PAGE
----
It is clear that the coalition agreement will be vague, especially in areas where the partners have fundamental differences. This was suggested by Ratas in his speech when he urged members of the party to evaluate the agreement once it is finished.

“I will not appear in front of this council with an agreement that clashes with the Center Party’s worldview or Estonia’s interests,” Ratas told doubters.

Deliberations took far longer at Isamaa council meeting. Members spent well over an hour discussing the incoming coalition agreement, and critical questions were asked.

Secret to be kept until the last minute

There are several reasons the public has not heard much about what the parties have agreed on and why the agreement doesn’t have signatures yet. One is time: the longer the public has to delve deep into the contents of the agreements, the more opportunities opponents have for criticism and the likelier that some members of the partners might also waver. Therefore, it is better if the agreement is finished immediately before MPs choose the new Board of the Riigikogu on Thursday.

The recent plan of electing EKRE member Henn Põlluaas as the new Riigikogu chairman and Enn Eesmaa (Center) as vice chairman is holding. The position of second deputy chairman traditionally belongs to the opposition leader.

The second reason why there is no coalition agreement today is that not everything has been agreed yet. One of the more important items that remains undecided is Isamaa’s promise of making the second pillar of pension voluntary. Postimees has been told that the sides are considering an option where every citizen must join the pillar upon becoming an adult but can decided to opt out and withdraw the money at a later date. Those who have already joined the system will also be able to withdraw that part of pension in full. Therefore – it is necessary to join first in order to opt out. Matters should become clear by Wednesday, which is also when the division of ministries and the names of future ministers should be made public.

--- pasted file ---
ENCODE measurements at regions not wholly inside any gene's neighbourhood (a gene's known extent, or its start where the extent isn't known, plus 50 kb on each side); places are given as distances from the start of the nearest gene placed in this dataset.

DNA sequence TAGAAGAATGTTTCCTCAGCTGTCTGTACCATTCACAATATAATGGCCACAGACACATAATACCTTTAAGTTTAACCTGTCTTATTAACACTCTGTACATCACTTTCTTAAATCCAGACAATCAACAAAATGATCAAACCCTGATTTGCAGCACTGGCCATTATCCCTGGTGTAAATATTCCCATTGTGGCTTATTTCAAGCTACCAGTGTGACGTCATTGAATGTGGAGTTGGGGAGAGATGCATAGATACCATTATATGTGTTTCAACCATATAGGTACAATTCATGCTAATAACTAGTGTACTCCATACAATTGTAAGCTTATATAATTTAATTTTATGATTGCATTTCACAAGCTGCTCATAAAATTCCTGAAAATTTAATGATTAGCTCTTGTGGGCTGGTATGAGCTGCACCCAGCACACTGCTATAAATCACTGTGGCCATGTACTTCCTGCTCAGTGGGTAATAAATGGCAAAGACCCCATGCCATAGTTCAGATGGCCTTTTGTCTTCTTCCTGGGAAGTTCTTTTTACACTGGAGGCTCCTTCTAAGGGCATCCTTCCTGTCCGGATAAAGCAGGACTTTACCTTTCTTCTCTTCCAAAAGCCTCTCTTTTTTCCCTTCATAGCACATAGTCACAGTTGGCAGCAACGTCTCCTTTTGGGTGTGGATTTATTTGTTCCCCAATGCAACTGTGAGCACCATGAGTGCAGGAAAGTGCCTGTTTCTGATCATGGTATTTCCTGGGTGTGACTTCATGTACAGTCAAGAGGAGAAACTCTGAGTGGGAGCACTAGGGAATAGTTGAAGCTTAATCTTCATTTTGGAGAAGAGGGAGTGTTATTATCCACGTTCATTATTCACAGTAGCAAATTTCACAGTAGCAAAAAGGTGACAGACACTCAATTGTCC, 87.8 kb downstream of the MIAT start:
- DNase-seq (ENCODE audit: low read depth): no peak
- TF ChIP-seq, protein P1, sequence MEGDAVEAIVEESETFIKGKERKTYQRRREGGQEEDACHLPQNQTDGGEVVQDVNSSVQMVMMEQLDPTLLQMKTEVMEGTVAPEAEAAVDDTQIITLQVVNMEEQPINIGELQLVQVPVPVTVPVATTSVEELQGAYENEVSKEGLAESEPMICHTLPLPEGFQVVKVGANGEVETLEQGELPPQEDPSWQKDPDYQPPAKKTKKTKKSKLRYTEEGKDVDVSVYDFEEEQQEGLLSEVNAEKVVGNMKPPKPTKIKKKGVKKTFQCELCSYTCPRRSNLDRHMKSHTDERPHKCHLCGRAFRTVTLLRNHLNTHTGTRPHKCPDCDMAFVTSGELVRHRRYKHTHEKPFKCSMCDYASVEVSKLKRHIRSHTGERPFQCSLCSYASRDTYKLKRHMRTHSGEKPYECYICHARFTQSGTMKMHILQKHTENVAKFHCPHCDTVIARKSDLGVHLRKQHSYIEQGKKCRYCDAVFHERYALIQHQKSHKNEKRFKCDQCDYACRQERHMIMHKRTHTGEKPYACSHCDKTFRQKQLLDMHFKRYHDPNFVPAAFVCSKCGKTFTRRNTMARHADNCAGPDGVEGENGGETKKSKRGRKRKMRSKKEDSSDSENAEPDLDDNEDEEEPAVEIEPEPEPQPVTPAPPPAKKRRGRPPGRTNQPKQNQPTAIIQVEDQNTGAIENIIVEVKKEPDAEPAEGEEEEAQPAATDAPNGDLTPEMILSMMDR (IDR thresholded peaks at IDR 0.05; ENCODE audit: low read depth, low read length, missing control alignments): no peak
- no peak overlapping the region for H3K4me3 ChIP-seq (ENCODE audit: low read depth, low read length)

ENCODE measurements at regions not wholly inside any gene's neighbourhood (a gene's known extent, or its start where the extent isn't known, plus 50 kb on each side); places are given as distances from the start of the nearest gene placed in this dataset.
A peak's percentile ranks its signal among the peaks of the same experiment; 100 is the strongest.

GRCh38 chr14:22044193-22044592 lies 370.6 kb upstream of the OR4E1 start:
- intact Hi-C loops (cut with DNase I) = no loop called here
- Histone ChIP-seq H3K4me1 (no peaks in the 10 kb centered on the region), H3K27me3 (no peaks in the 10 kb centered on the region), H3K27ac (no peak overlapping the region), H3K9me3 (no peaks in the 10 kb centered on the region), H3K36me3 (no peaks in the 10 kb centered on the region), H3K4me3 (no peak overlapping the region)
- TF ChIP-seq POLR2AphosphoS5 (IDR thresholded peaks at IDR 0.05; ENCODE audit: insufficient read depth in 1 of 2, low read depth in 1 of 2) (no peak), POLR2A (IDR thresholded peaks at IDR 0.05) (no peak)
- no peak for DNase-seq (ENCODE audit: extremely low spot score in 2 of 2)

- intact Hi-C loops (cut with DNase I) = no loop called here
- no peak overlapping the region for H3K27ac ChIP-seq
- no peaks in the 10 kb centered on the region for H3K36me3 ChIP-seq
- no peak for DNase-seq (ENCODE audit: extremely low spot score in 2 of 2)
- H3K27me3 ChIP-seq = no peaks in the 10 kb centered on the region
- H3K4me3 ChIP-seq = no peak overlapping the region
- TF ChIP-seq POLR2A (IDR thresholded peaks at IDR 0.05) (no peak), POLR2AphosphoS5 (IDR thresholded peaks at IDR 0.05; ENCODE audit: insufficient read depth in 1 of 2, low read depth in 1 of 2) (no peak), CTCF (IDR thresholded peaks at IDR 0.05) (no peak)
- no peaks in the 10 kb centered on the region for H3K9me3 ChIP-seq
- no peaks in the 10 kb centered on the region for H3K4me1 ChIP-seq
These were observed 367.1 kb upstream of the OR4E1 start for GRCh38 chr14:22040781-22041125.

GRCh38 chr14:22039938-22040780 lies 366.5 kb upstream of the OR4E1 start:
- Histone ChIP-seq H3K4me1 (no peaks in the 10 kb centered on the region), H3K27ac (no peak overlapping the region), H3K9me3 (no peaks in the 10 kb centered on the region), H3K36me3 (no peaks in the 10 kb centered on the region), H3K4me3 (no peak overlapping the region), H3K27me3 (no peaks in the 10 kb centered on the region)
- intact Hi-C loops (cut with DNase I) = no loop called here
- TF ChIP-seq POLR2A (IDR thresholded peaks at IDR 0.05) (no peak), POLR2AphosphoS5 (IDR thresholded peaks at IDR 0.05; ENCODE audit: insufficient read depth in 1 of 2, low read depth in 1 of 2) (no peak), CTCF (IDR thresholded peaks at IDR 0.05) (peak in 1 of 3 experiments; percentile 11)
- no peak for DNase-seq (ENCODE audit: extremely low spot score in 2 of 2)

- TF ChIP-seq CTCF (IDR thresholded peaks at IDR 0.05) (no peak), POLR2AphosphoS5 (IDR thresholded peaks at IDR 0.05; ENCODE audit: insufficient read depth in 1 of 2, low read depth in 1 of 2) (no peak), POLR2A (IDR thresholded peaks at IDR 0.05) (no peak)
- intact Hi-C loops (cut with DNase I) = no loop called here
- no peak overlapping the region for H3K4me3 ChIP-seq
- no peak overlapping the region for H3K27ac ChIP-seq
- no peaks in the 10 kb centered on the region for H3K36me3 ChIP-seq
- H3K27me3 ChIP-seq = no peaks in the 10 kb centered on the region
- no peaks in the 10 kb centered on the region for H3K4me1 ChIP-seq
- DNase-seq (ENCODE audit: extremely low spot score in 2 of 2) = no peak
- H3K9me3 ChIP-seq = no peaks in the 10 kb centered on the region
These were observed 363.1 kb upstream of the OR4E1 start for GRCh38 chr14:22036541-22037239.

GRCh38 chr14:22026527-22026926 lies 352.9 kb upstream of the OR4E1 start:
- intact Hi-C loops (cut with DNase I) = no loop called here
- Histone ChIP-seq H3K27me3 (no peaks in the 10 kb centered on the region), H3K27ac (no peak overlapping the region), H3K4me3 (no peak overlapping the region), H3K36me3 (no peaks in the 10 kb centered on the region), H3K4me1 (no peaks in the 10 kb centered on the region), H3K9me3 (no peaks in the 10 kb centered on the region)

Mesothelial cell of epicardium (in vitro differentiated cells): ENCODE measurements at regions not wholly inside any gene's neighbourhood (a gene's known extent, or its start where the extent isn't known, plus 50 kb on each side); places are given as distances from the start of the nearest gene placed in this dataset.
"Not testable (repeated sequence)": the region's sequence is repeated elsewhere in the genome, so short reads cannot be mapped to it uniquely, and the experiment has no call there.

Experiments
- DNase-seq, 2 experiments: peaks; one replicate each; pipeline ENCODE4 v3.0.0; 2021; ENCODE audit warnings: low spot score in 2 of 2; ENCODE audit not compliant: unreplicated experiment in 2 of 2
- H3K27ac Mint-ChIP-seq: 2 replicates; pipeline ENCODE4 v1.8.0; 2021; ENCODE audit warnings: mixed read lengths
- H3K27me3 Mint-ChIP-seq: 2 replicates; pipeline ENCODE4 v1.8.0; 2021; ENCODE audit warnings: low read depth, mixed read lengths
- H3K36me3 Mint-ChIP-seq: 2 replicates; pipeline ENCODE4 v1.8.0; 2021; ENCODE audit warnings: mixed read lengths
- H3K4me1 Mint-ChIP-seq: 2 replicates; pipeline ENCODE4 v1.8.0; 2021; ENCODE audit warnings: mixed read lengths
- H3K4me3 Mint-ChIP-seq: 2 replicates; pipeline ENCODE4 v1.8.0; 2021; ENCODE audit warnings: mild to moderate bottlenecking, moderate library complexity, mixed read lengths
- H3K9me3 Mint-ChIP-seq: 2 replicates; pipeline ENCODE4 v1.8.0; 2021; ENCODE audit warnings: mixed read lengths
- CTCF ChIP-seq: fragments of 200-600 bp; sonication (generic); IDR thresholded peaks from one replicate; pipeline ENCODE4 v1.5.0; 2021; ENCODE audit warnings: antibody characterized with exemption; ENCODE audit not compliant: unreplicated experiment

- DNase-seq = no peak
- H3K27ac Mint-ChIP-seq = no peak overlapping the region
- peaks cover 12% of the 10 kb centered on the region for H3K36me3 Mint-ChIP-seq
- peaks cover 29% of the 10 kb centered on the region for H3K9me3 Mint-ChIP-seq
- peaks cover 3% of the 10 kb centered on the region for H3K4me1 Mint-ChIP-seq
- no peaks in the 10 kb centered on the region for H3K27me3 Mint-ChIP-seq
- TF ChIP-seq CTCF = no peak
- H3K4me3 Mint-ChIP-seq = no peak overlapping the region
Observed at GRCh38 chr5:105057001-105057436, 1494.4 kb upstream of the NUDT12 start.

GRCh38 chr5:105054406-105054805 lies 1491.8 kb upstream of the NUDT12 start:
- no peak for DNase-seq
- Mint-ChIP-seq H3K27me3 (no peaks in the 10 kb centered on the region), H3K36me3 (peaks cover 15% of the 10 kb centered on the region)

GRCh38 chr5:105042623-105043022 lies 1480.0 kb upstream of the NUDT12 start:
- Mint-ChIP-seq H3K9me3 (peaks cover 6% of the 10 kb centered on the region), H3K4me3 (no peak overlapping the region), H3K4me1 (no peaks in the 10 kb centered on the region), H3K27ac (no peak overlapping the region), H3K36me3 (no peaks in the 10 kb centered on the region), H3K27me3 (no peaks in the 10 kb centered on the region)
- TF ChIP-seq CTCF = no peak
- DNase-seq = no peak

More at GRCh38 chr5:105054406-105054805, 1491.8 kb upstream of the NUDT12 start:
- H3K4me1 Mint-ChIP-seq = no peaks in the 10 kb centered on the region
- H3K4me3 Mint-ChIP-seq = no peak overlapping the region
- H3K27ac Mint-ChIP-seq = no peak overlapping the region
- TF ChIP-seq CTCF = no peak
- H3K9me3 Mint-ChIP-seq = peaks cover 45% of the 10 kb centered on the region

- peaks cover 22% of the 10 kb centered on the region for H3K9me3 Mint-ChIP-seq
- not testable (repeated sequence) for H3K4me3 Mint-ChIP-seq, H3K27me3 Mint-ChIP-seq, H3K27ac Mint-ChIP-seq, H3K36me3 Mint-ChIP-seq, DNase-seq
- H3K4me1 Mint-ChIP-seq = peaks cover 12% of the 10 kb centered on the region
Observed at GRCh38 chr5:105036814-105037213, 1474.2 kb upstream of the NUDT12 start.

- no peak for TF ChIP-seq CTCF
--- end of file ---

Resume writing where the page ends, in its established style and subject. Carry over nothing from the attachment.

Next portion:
Postimees’ information suggested the coalition plans to have 12 ministries instead of the current 15. This was confirmed by EKRE leader Mart Helme. “That is the plan. We are not ruling out having some ministers without portfolios,” he told ERR. “There are several variants here of what they could be, ranging from IT to regional policy.”

It is likely that ministerial positions will be distributed following the same logic employed in 2016. Because the prime minister’s seat is locked down, the next choice will fall to the second biggest partner – EKRE. Next, Isamaa gets to choose a ministry. From there, it is once more Center’s turn, followed by EKRE and then Isamaa etc.

The question remains whether EKRE will be allowed to pick ministries at will or whether some portfolios will be off limits to them. It is likely the national conservatives want one of three key ministries that need to sign for any bill that passes through the government – the finance, interior and justice ministries.